The activation of the system can also proceed in such a manner that the ignition of a first stage initially inflates the auxiliary chamber and thereby opens the cover flap. Ignition of a second stage activates the contact bag. When an electrical contact attached to or built into the latter is closed, a third stage is ignited which deploys the airbag. Other means, for example ripcords, can also be provided instead of the contacts.
The invention is described below with the aid of example embodiments.
FIG. 1 shows an airbag system with a contact bag and an auxiliary bag.
FIG. 2 shows a contact sensitive cushion.
FIG. 3 shows an airbag system with a sock-shaped contact bag.
FIG. 4 shows an airbag system with an equalizing chamber in the airbag.
FIG. 5 shows an airbag system with a refill bag.
FIG. 6 shows another airbag system with a refill bag.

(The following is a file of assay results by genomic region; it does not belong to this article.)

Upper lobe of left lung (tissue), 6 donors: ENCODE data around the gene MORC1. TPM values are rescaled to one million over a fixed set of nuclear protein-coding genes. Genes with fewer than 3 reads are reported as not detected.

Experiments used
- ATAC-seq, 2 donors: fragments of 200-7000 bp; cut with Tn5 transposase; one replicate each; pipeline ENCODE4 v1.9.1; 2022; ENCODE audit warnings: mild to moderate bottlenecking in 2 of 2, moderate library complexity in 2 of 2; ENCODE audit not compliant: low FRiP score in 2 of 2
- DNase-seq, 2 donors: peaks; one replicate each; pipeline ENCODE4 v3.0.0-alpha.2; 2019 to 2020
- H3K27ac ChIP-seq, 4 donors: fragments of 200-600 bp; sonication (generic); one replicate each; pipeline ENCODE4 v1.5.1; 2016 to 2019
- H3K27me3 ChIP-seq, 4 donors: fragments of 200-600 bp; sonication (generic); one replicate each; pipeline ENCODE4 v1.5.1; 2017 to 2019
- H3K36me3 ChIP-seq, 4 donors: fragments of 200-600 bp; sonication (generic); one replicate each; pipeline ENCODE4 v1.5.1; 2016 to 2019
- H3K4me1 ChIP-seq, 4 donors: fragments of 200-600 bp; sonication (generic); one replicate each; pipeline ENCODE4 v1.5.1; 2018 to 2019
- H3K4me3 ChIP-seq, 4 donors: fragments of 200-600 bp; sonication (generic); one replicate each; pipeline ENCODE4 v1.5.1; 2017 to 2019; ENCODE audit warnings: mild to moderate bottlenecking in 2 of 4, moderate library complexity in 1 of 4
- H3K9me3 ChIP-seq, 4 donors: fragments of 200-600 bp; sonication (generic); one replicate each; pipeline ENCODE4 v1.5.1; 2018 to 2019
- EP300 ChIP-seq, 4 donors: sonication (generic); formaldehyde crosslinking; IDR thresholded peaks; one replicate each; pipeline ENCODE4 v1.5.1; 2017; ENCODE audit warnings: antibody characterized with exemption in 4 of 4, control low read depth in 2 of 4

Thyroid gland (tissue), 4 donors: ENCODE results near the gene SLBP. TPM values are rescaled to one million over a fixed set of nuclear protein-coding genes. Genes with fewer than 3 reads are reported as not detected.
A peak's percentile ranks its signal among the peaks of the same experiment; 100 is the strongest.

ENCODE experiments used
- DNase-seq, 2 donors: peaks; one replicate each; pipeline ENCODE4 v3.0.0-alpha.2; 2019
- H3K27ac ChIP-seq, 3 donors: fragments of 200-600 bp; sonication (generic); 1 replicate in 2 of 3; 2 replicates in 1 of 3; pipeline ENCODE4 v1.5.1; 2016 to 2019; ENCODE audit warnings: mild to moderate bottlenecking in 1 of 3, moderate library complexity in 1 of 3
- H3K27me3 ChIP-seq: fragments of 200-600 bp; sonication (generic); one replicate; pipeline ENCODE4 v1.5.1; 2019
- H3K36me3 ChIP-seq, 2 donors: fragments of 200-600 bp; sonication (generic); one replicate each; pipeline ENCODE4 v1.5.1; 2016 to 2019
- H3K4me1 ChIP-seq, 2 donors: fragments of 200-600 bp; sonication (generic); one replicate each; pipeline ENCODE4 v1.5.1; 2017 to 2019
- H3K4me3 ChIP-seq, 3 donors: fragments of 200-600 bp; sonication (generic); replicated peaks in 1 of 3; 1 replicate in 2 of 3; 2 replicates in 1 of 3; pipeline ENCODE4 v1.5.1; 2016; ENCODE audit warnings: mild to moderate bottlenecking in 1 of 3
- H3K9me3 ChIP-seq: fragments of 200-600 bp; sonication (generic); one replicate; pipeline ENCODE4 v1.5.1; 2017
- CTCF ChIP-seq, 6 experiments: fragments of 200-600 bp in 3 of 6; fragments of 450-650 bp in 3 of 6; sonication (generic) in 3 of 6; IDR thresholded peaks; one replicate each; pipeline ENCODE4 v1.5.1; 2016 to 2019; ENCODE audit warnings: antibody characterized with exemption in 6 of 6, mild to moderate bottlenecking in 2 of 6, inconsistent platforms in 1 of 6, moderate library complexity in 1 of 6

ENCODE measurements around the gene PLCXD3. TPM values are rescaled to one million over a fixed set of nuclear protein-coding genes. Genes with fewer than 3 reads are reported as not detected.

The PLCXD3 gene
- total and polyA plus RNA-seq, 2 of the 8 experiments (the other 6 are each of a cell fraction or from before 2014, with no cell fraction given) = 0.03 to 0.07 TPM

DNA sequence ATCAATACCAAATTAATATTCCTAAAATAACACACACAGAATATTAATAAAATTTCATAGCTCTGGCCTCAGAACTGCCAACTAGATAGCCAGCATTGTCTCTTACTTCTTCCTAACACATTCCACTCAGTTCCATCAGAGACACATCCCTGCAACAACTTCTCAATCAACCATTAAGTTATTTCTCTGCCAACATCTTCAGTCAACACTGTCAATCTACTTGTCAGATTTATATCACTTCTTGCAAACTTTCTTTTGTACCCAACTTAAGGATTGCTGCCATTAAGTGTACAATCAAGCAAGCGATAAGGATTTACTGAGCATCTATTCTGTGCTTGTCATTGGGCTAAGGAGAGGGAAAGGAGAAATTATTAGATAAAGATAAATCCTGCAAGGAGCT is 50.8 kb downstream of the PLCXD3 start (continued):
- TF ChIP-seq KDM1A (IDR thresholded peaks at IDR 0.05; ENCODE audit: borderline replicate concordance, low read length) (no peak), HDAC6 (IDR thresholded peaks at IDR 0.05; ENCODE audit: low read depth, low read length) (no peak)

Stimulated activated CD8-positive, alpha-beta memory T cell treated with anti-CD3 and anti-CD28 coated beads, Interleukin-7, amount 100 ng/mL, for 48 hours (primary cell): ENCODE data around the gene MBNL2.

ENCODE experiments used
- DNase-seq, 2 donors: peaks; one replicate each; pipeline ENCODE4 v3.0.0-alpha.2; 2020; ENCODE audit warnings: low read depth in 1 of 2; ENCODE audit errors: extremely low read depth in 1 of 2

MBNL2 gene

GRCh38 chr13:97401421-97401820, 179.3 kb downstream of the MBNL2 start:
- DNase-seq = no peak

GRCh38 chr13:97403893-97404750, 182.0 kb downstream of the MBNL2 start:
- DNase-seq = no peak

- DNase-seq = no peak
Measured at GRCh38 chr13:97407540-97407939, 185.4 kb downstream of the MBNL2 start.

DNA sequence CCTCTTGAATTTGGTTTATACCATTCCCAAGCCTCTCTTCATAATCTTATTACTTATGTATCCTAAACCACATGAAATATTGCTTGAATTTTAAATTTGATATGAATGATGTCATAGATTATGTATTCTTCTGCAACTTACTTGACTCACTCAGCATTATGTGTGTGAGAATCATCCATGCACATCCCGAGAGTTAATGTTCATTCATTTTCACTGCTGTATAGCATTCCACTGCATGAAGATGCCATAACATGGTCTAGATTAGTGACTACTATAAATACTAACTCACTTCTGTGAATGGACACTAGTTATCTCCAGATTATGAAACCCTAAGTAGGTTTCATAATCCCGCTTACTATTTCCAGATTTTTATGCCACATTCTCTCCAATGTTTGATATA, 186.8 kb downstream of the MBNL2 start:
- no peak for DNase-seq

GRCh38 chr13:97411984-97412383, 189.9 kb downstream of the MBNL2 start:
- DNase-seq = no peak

FIG. 1 shows an airbag system with a contact bag 1 that serves as a means for detecting an obstacle in the airbag deployment zone; said contact bag 1, enclosed by airbag 3, is in operative connection with a gas generator 2, which may be a multi-stage generator, that has a diffuser and is arranged in the longitudinal direction of the vehicle, extending in the direction of airbag deployment. The airbag 3 is arranged on a housing 4 which encloses the gas generator 2 and a sliding sleeve 5 that surrounds the latter. The contact bag 1 is arranged on the passenger compartment side of the sliding sleeve. The housing has a coaxially arranged stop 6 for engaging a corresponding stop 7 located on the side of the sliding sleeve 5 that faces away from the contact bag to delimit the sliding path of the sleeve 5 and thus of the contact bag 1 in the airbag deployment zone. The sliding sleeve 5 is preloaded relative to the housing 4 by a compression spring F. Arranged on the housing 4 is a flexible electrical contact K that can be contacted by a second contact comprised of a contact film on the stop 7 in order to ignite a second generator stage. A gap S2 for gas passage is arranged between the sliding sleeve 5 and the housing 4. Located on the back of the gas generator 2 is a pressure relief valve 8 that opens into an auxiliary bag 9 arranged on the housing 4. The airbag system is shown in the activated state, with the contact bag 1 stopped on the sensing path and the airbag 3 contacting it on the side facing the passenger compartment, and with the deployed auxiliary bag 9. Additionally, on the end of the housing 4 facing the auxiliary bag there can be arranged valves through which gas can flow from the airbag 3 into the auxiliary bag 9 in the event of a collision between the vehicle occupant and the airbag 3; part of said gas flows back prior to a subsequent collision and is available for that eventuality.